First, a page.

13 November 2012 – Security Council – Bosnia and Herzegovina – Statement by Mr. Martin Briens, Deputy Permanent Representative of France to the United Nations
I thank Mr. Inzko, High Representative for Bosnia and
Herzegovina, for his presentation. I endorse the
statement to be made by the observer of the European
I would like to take stock of developments in Bosnia
and Herzegovina over the past year.
The security situation on the ground has remained
calm and stable, as it has consistently for several years.
Furthermore, as stated by the Foreign Ministers of the
European Union (EU) and the Force Commander, the
country’s authorities have thus far proven capable of
confronting any threat to the security climate.
Positive political developments have taken place
over the past six months. Important laws on the census
and State aid, required by the European Union, have
been enacted; the State budget was adopted, as was
an agreement on the distribution of defence and State
property between the central State and the entities.
Municipal elections organized by the Bosnians took
place in peaceful conditions, in particular in Srebrenica.
A new phase of political instability began this
summer. Nationalist rhetoric continues to stoke
tensions and suspicions and to hamper the authorities’
efforts to conduct necessary reforms. We regret that
development, and condemn those verbal excesses. Yet
we do not share the fears expressed in the report of the
High Representative (see S/2012/813), which to us seem
excessive, especially as political tensions have at no
point jeopardized the security climate.
We all know that the political challenges remain
numerous. More than ever, the response to those
challenges lies in giving substance to the European
perspective offered to the country.
Union has reaffirmed, including during the recent visit
of High Representative Cathy Ashton, its support for
the prospect of seeing the country join the European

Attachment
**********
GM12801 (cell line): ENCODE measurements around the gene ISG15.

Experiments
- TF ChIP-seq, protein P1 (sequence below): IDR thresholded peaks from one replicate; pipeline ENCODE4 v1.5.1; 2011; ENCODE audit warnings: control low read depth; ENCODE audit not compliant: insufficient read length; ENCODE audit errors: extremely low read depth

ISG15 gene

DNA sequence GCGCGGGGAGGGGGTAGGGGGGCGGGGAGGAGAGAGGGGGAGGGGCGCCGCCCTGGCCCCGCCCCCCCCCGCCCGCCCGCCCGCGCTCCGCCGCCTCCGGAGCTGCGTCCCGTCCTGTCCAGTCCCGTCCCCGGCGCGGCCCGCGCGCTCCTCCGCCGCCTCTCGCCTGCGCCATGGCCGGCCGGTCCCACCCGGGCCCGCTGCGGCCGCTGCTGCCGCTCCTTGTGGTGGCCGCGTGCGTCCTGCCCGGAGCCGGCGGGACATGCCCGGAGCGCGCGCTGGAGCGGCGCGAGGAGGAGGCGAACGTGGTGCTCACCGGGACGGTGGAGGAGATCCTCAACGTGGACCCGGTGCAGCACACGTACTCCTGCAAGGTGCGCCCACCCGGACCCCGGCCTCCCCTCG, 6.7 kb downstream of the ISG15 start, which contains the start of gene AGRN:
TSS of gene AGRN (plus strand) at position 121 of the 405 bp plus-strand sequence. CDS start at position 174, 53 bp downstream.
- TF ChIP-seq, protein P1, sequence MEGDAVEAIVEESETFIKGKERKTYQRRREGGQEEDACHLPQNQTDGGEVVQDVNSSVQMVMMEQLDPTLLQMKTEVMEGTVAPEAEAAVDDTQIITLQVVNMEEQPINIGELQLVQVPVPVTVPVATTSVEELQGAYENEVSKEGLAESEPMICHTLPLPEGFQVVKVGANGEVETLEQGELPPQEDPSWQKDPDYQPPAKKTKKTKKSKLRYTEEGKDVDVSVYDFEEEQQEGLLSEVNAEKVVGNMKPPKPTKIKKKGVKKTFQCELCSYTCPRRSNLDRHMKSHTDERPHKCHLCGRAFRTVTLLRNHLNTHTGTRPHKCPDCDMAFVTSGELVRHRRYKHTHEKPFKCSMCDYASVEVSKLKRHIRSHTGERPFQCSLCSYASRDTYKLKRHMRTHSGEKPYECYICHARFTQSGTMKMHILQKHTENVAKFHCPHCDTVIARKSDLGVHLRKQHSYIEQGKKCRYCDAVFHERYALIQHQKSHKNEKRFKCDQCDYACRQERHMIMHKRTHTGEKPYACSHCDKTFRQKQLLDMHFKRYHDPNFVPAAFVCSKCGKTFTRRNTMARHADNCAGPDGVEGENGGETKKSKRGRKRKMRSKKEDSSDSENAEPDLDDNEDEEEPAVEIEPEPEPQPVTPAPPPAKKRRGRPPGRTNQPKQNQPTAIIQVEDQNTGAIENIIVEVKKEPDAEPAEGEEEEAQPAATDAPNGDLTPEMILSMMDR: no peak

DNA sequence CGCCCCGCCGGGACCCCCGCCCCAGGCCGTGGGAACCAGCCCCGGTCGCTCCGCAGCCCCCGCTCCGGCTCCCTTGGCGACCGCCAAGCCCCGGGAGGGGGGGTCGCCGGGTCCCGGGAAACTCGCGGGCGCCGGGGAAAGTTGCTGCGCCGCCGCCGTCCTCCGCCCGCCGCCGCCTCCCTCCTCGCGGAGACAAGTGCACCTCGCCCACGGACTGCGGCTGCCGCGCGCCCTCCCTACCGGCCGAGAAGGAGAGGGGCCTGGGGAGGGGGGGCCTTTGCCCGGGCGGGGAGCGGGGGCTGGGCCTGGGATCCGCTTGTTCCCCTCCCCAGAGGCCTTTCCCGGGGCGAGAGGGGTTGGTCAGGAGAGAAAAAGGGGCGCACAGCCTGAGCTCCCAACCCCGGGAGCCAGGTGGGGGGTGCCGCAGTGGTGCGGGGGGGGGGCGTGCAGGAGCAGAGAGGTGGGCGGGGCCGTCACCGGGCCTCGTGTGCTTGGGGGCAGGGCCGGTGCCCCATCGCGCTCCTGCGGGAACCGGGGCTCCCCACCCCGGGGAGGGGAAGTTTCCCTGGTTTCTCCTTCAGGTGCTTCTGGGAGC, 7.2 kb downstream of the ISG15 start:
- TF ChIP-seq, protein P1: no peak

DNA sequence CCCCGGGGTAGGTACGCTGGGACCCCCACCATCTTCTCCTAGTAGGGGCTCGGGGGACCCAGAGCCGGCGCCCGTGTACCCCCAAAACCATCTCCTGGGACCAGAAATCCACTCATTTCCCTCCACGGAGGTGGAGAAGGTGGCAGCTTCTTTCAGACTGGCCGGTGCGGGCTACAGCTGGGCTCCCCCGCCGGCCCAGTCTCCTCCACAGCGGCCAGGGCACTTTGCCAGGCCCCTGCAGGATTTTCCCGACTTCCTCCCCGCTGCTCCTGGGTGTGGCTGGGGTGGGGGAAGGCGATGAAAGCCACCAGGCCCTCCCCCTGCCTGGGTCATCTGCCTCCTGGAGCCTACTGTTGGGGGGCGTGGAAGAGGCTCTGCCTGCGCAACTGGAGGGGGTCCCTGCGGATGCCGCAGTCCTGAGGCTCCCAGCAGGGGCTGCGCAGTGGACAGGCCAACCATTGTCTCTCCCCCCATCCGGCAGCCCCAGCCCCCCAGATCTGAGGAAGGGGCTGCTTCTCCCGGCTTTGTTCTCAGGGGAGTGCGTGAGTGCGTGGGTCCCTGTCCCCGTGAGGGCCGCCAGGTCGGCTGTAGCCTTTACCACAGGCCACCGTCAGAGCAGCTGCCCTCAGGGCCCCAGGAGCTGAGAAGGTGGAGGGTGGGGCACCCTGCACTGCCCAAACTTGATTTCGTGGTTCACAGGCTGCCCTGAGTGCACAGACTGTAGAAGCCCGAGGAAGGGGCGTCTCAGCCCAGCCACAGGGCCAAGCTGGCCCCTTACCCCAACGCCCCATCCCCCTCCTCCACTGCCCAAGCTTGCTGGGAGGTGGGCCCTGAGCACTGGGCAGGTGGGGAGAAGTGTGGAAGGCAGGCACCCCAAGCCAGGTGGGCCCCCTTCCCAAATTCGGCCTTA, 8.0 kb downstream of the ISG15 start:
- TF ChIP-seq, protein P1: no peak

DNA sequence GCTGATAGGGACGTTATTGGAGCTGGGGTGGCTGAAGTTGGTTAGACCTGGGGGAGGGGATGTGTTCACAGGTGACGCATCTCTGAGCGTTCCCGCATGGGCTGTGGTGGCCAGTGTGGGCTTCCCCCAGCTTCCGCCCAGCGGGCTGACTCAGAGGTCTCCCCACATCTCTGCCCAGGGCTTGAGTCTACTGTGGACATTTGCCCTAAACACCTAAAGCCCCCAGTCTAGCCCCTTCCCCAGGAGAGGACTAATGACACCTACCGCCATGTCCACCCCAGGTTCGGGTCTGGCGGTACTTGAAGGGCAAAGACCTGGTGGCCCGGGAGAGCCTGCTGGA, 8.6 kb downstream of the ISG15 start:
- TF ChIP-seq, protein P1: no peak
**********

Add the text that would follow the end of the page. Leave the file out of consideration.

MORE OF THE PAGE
Union as a united, sovereign country that enjoys full
That perspective is also refl ected by the signifi cant
and dynamic political, human and fi nancial engagement
of the European Union on the ground. The Office of
the European Union Special Representative has been
substantially strengthened, including in its regional
presence and with respect to the rule of law. Mr. Peter
Sørensen, the European Union Special Representative
and Head of the European Union Delegation, has our
We would like the current Government to resume
the course of reforms and, in particular, to truly strive
to bring the Constitution into line with the European
Convention on Human Rights.
We will be renewing the mandate of the European
Union Force-Operation Althea (EUFOR ALTHEA).
The reconfiguration of the mission has allowed us to
scale down the forces deployed and to refocus them
on capacity-building and training. EUFOR ALTHEA
retains a residual executive mandate to support the
capacities of the country’s authorities to maintain the
security environment if the situation requires it, which
thus far has never been the case.
The reconfiguration of the international presence
in Bosnia and Herzegovina is under way, as evidenced
by the end of the international supervision over the
district of Brcko and the completion of the European
Union Police Mission, of which some key residual tasks
have been assumed by the EU Special Representative.
An analysis of the reconfiguration of the Office of
the High Representative, requested by the European
Union Foreign Ministers, has also been launched. That
has led to initial steps taken in parallel with increased
engagement of the European Union. Those efforts
must continue because the reconfiguration is aimed at
achieving greater effectiveness based on the key role of
the European Union. We must continue to refocus the
action of the Office of the High Representative, ensuring
its complementarity with the action of the European
Union and continuing to identify and eliminate any
duplication with the European Union Office.
High Representative Inzko, the guarantor of the
peace accords on behalf of the international community,
has our support. But the current Governmental crisis
reminds us that it is high time for the Bosnian political
class to assume its responsibilities and restore its
unity with a view to the main priority, namely, the
European perspective offered to the country. Therefore,
the functions of High Representative must evolve
Learn more on Bosnia and Herzegovina.